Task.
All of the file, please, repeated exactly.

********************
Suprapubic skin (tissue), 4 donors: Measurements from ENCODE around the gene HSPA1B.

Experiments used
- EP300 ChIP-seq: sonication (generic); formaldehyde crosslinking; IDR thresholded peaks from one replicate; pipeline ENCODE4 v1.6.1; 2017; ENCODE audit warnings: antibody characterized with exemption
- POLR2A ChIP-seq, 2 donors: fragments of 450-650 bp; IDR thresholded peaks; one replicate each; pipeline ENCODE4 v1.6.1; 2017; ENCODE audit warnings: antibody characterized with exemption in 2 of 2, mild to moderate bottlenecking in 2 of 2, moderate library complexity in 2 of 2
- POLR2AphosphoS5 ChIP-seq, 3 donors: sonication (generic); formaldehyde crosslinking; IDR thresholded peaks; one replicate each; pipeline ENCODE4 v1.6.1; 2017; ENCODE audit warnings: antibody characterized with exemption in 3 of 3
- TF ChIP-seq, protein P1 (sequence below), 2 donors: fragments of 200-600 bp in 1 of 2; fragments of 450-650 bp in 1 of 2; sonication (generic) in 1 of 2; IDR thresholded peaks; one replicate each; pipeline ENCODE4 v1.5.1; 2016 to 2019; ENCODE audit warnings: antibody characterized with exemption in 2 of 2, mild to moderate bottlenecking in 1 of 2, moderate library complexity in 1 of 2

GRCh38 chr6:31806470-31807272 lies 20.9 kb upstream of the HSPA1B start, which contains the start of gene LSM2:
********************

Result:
Suprapubic skin (tissue), 4 donors: Measurements from ENCODE around the gene HSPA1B.

Experiments used
- EP300 ChIP-seq: sonication (generic); formaldehyde crosslinking; IDR thresholded peaks from one replicate; pipeline ENCODE4 v1.6.1; 2017; ENCODE audit warnings: antibody characterized with exemption
- POLR2A ChIP-seq, 2 donors: fragments of 450-650 bp; IDR thresholded peaks; one replicate each; pipeline ENCODE4 v1.6.1; 2017; ENCODE audit warnings: antibody characterized with exemption in 2 of 2, mild to moderate bottlenecking in 2 of 2, moderate library complexity in 2 of 2
- POLR2AphosphoS5 ChIP-seq, 3 donors: sonication (generic); formaldehyde crosslinking; IDR thresholded peaks; one replicate each; pipeline ENCODE4 v1.6.1; 2017; ENCODE audit warnings: antibody characterized with exemption in 3 of 3
- TF ChIP-seq, protein P1 (sequence below), 2 donors: fragments of 200-600 bp in 1 of 2; fragments of 450-650 bp in 1 of 2; sonication (generic) in 1 of 2; IDR thresholded peaks; one replicate each; pipeline ENCODE4 v1.5.1; 2016 to 2019; ENCODE audit warnings: antibody characterized with exemption in 2 of 2, mild to moderate bottlenecking in 1 of 2, moderate library complexity in 1 of 2

GRCh38 chr6:31806470-31807272 lies 20.9 kb upstream of the HSPA1B start, which contains the start of gene LSM2: